MOLINA, RAFAEL on sat 19 jan 02
>Colleges compete vigorously to attract those 6.4 million older college
students, who are in the >vanguard of more than 70 million adults their age
who will take some sort of job-related or >personal development class,
seminar or workshop in the coming year.
Some colleges may recruit others have to turn some away because the
enrollment is so great that the physical plant cannot serve it. It depends
on the location. That is whether they are out in rural areas or in a suburb
or in an urban setting.
There is a HUGE difference between "job-related or personal development
seminar or workshop" and a college credit class towards an Associate of
I challenge you or anyone else on the the List to cite one example where the
taxpayer's of a county voted to buy land, build structures and offer only
continuing education/community service classes. It doesn't happen.
Those kinds of classes exist and have spaces to meet solely because the
taxpayers of a county voted to create and fund college districts to offer
college credit at a lower cost to the price of a university education.
I believe in CE and have taken a variety of of courses under the auspices of
their department. This semester I will be taking private guitar lessons
through a program (I've played the instrument for 16 years, but I want to
improve my sight reading).
In the summer, in addition to teaching adults, I teach ceramics in the CE
College 4 Kids program. There is a 3 week June session and a 3 week July
session. I have 85 kids in four different classes each session.
It's a very popular class and a good time is had by all including the
parents when they come to Parent's Day on the last day of each session. You
should see the parents at their turn on the wheel.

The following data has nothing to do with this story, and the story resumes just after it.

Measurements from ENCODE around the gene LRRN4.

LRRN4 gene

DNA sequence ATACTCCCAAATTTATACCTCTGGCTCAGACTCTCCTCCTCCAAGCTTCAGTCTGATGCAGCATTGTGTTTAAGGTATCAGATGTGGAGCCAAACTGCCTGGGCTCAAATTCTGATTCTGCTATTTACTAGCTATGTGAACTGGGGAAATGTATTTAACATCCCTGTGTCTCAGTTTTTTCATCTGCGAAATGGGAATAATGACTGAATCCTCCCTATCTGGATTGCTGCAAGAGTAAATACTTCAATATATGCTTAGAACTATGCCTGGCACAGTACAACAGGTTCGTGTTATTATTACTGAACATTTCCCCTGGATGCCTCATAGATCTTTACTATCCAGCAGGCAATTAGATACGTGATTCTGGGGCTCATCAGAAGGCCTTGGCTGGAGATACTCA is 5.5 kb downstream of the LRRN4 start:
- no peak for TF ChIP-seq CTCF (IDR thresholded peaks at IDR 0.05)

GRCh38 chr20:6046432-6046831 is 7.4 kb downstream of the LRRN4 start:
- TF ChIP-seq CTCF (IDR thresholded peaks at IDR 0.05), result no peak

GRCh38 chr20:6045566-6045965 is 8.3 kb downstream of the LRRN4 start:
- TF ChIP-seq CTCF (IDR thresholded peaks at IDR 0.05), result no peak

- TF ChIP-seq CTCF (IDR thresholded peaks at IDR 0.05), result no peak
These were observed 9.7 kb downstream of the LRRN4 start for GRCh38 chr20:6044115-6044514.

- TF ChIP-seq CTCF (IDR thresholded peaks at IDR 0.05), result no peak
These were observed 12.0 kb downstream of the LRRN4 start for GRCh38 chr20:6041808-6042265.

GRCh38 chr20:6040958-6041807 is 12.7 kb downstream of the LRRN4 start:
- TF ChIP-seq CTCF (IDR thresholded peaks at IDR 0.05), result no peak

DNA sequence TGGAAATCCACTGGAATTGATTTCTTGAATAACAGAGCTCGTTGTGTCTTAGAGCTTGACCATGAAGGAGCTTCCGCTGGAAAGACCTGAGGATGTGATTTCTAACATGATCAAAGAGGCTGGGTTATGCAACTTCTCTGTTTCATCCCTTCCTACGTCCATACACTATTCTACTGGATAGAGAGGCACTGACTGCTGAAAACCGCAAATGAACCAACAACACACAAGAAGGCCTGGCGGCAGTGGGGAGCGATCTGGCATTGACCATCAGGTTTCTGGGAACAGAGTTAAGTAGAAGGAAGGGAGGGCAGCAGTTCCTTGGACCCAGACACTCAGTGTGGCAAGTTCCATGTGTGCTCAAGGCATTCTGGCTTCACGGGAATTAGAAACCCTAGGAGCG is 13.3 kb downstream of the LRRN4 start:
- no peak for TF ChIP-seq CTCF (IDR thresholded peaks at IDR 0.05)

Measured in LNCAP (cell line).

I have a great relationship with the staff and Dean of CE. We are currently
planning for this summers activities.
>One could reasonably argue that the welfare of many community colleges is
enhanced with a state >subsidized continuing education program.
I'm not sure how they do it in your state, but the state of Texas only
reimburses college districts for college credit classes. Even if your state
reimburses your local district for CE classes the $ are MUCH lower than what
the district receives for college credit.
>With this additional funding a greater number of instructors remain
employed in often under->utilized facilities,
This is a complete FALLACY. Rarely, if ever, does the course load of a
full-time tenure track professor include CE classes as a part of the load.
Here's the real truth. When a CE class is offered concurrently with a
credit class the tuition and fees paid by a CE student goes directly into
CE's coffers not the academic budget. Furthermore, the teacher of record
gets the same pay whether there is 15 credit students and 5 CE students or
15 credit and no CE. CE does not pay the instructor when a class is offered
concurrently with a credit class.
Define under-utilized. As I've stated before, the faculty and
administration, including CE, have a responsibility to the District, Board
of Trustees, and taxpayers to be moderate and effecient not wasteful and
You must be to the left of me. I'm a Democrat, but I do believe that
government should be held accountable for spending. And, as a government